Brief History of Hong Kong Establishment Day
Throughout the 1800s Great Britain had become very powerful, and it was through imperialism that colonial power was established in China. The local people and resources were exploited with profits returning to Great Britain. It was in India that British companies manufactured opium in large quantities, which was sold to traders who travelled to Chinese ports. As a result many Chinese became addicted to opium, and this addiction lead to health and social problems amongst the Chinese people.
The Chinese government demanded that the British stop trading in opium through its ports, but to no avail. When diplomatic discussions broke down, the Opium war erupted between Great Britain and China. The Chinese eventually surrendered to the British, and it was after this that the British agreed to leave Mainland China in return for the signing of the Treaty of Nanjing, which the Chinese reluctantly agreed to.
The Treaty of Nanjing gave the British exclusive control of Hong Kong Island and Kowloon for 99 years, giving them access to territories and ports near Hong Kong. During this period Hong Kong had a relatively stable economy based on the principles of free trade capitalism. It was prior to the expiration of this treaty that Margaret Thatcher and Deng Xiaoping met and decided that Hong Kong would be under a "One country, two systems" policy for the next 50 years retaining its current economic model, which put the future of Hong Kong forefront in many debates about its future.
Celebrated on an annual basis, the Hong Kong Special Administrative Region Establishment Day commemorates the 1st July 1997 transfer of sovereignty to Hong Kong from the United Kingdom to the People's Republic of China, marking the end of 156 years of colonial rule.
Where It's Celebrated
This public holiday is celebrated throughout Hong Kong.
How It's Celebrated
The Chinese get in fully celebration mode, with flag raising ceremonies in Bauhinia Square, street parades, community activities, dancing dragons, live music, extravagant firework displays and cultural performances.
For some it is a day centred around politics, and many protesters express their anger at their government for its human rights violations and dissatisfaction with the current government in general, often by wearing black clothing and marching in the streets.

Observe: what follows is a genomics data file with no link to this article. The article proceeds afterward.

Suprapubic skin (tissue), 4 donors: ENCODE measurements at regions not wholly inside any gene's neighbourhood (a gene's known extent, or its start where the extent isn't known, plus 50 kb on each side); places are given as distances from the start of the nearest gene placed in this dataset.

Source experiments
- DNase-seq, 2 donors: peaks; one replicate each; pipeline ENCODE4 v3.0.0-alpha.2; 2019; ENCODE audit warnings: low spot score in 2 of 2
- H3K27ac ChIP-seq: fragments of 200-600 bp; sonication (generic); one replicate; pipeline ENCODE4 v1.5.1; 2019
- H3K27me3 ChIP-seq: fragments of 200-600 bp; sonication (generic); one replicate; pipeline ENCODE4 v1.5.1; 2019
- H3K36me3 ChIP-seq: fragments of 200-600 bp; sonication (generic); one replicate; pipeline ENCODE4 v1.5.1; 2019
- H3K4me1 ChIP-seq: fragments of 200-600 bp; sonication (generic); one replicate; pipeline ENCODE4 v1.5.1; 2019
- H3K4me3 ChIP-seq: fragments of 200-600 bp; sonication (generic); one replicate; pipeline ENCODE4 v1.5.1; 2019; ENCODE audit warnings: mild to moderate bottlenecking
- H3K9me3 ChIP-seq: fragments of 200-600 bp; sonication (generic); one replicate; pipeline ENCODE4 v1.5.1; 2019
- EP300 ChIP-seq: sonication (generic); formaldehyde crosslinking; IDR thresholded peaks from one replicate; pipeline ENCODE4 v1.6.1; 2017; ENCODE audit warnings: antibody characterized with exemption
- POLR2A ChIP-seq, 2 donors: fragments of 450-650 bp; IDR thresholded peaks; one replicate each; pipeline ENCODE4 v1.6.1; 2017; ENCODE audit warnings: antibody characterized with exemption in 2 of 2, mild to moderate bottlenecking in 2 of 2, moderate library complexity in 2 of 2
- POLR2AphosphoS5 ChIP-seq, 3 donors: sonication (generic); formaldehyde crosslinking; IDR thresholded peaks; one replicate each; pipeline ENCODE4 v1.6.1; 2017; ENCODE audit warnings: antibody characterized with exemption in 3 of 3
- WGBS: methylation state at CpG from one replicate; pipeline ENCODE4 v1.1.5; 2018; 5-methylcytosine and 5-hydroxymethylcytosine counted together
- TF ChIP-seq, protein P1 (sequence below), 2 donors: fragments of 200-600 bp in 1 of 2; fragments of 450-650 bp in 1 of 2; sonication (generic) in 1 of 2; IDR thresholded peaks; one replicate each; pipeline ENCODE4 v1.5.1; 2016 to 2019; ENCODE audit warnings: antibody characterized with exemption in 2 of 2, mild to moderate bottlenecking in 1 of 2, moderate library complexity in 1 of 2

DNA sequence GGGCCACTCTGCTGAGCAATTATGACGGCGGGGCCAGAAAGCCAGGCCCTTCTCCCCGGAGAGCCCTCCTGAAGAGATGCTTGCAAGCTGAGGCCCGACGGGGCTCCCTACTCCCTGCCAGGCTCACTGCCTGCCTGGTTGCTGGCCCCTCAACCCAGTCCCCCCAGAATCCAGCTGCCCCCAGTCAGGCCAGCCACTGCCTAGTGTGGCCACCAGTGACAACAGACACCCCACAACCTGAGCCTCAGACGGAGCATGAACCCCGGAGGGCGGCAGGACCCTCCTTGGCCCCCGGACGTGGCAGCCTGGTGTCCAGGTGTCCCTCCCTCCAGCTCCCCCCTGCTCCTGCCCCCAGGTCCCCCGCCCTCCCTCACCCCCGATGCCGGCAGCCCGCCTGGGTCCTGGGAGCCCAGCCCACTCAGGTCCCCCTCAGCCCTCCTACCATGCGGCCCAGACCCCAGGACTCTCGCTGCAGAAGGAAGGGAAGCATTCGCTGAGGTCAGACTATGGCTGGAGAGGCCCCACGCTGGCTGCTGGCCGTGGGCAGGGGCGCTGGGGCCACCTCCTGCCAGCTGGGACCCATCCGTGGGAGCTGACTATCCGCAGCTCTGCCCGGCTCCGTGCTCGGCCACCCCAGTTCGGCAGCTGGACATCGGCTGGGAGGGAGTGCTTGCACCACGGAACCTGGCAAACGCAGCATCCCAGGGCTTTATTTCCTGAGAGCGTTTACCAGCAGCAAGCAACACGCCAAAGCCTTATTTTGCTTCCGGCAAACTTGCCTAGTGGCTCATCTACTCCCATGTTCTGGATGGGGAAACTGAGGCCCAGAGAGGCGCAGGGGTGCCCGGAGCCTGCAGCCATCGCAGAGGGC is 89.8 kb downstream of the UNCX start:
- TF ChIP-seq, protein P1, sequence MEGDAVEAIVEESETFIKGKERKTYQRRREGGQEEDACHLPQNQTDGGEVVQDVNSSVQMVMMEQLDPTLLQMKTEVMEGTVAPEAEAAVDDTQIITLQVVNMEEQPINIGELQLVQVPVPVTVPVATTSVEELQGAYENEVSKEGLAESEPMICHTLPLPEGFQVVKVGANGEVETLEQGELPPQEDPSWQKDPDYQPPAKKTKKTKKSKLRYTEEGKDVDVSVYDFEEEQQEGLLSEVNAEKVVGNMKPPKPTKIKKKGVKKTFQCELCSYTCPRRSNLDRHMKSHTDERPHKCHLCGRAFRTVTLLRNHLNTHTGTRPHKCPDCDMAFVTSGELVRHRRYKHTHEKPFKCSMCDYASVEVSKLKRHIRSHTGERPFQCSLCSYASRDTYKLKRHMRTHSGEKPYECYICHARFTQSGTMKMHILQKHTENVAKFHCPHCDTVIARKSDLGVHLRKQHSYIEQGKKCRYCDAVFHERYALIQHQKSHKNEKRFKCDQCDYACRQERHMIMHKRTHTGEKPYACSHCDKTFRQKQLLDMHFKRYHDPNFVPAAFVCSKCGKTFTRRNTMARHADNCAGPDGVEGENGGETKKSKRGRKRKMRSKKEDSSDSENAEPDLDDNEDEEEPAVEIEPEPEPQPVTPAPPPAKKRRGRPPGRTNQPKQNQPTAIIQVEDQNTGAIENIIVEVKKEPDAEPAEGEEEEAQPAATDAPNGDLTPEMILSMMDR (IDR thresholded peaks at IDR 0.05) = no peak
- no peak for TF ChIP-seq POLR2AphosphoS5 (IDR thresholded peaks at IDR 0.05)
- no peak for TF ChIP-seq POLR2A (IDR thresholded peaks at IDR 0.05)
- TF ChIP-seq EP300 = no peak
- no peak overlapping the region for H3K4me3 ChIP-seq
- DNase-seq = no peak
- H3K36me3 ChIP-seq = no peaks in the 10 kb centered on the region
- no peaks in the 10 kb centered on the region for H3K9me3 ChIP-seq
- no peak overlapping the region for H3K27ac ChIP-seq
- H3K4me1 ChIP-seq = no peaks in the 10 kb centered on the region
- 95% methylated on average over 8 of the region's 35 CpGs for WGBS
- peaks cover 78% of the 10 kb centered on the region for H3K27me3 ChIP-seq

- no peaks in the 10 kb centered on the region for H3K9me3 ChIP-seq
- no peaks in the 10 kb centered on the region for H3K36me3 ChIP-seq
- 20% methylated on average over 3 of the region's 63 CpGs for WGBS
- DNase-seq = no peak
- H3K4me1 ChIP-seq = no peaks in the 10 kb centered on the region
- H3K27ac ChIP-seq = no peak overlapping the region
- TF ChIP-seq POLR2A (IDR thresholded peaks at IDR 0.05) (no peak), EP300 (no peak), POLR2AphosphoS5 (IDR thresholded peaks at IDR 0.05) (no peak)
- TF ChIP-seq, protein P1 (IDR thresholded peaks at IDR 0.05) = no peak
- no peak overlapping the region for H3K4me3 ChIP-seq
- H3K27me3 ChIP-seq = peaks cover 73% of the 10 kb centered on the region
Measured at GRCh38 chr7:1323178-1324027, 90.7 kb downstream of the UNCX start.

Hong Kong's Culture
The culture of Hong Kong is a sophisticated melding of East and West with many Chinese concepts such as "family solidarity", "family glory" and of course "saving face" prominent in their day to day lives. You will find a unique and diverse culture where the locals are open-minded. Predominantly a melting pot of Cantonese, Shanghainese, British, Indians and Jews, the Cantonese are the predominant force. Both Chinese and English are looked upon as the official languages, but Cantonese is also widely spoken.
Hong Kong's cuisine is an exciting treat of tastes that has been heavily influenced by the West. Often referred to as the "world's food fair", you can grab a bite at a roadside stall or dine in one of the best restaurants in the world. It's almost like every country has had an input into the food scene, from Korea to Thailand, Singapore to Vietnam, plus Japan, India, Europe and America. Hong Kong is truly a gourmand's delight. From its dim sum marathons that will have your eyes bulging at the tempting array to perfect wontons in a clear broth that will leave you begging for more, Hong Kong has something to satisfy everyone's food lust.
For the tourist in Hong Kong, there is Kung Fu and Tai Chi, if you want to either get physical yourself or merely wish to watch someone else's antics. Gambling is widespread, and Cantonese Opera, especially now that some are in English, is a highlight for many foreigners.
Helpful Hints for visiting Hong Kong
|Currency:||Hong Kong Dollar|
|Capital:||Hong Kong Central|
|Weather:||4 distinct seasons - sub tropical|
Autumn - September to mid December - pleasant and sunny, average day temp: 24C
Winter - mid December to February - cool and dry, average day temp: 17C
Spring - March to May - warm and humid, average day temp: 20C or higher
Summer - June to August - hot and rainy, average day temp: 28C
|Best time to visit:||late Autumn from October to December|
|Holiday known as:|
Independence Day - Hong Kong Special Administrative Region Establishment Day
|Date of Holiday:||Sunday, July 1, 2018|
Observed date - Monday, July 2, 2018
|Public transport during weekends and public holidays is a very busy time, so expect to be squished onto whatever transport you choose to get around Hong Kong. Many shops and restaurants in tourist hot spots remain open, but government services will be closed. Plan your holiday well in advance, as most hotels will be running at full capacity.|
Why not check out other national days around the world.